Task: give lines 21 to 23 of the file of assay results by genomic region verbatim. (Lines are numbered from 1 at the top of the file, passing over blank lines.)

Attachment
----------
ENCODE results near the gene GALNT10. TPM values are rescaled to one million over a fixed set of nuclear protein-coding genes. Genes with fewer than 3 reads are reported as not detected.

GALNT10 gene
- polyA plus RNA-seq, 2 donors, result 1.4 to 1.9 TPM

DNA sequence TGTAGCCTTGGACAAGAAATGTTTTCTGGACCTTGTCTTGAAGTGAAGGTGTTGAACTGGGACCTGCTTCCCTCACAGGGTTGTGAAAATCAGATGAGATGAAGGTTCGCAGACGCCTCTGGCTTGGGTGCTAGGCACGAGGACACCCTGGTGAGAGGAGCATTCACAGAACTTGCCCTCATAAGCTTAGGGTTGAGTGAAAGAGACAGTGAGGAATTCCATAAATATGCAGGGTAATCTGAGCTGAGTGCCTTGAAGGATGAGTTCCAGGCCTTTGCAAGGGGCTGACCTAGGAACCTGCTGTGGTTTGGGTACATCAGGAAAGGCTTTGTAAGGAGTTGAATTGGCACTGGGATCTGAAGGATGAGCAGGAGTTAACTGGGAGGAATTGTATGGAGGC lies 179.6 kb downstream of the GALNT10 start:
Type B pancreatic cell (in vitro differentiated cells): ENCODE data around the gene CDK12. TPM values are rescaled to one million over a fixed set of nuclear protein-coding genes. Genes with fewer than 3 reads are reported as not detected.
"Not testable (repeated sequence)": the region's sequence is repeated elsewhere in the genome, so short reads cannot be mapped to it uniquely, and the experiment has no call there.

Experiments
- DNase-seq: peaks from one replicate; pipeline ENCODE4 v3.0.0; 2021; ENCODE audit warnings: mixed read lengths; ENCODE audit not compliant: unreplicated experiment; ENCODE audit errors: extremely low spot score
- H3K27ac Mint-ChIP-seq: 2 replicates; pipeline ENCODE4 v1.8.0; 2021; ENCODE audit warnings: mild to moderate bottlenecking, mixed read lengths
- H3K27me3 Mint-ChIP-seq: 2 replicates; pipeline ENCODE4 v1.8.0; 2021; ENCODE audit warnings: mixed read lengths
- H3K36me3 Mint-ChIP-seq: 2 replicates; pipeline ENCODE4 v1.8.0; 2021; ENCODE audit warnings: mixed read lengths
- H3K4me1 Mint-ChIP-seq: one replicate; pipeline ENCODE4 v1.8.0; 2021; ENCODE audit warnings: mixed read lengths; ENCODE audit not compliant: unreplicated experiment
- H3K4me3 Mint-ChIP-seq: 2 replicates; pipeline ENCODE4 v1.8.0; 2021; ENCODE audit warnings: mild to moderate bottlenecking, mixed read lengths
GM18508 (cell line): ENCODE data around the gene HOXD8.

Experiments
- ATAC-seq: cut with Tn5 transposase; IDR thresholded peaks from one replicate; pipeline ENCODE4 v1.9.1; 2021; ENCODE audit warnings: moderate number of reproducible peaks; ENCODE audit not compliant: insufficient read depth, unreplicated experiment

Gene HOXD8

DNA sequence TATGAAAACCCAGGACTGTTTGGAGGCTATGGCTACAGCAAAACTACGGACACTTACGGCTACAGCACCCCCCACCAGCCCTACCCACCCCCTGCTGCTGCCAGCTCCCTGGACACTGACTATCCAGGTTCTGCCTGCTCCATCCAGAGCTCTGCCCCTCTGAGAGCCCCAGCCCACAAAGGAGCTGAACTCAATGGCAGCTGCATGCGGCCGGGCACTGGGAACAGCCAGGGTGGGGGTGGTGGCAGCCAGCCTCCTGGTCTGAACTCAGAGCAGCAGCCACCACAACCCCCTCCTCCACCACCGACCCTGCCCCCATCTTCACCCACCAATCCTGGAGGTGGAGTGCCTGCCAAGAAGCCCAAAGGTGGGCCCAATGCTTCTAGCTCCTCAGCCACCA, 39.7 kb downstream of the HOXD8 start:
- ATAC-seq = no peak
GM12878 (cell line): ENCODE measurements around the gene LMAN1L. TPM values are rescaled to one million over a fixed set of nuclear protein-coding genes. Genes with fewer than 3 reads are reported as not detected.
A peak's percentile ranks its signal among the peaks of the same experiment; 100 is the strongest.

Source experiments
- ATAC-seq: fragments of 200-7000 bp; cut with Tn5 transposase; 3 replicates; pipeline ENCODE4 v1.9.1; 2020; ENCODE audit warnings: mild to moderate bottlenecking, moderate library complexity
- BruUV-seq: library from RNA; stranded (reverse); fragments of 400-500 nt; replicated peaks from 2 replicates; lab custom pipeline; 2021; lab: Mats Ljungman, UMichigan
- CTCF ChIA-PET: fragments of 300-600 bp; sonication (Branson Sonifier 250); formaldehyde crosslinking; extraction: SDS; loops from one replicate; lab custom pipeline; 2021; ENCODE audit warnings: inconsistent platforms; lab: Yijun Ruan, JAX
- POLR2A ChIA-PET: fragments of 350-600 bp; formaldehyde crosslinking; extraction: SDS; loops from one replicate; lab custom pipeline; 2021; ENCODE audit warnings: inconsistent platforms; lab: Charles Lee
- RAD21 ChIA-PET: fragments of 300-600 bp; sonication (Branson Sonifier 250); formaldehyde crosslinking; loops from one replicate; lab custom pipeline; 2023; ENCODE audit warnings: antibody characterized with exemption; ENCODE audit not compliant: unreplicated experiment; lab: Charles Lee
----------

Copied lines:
A peak's percentile ranks its signal among the peaks of the same experiment; 100 is the strongest.

Source experiments
- ATAC-seq: fragments of 200-7000 bp; cut with Tn5 transposase; 3 replicates; pipeline ENCODE4 v1.9.1; 2020; ENCODE audit warnings: mild to moderate bottlenecking, moderate library complexity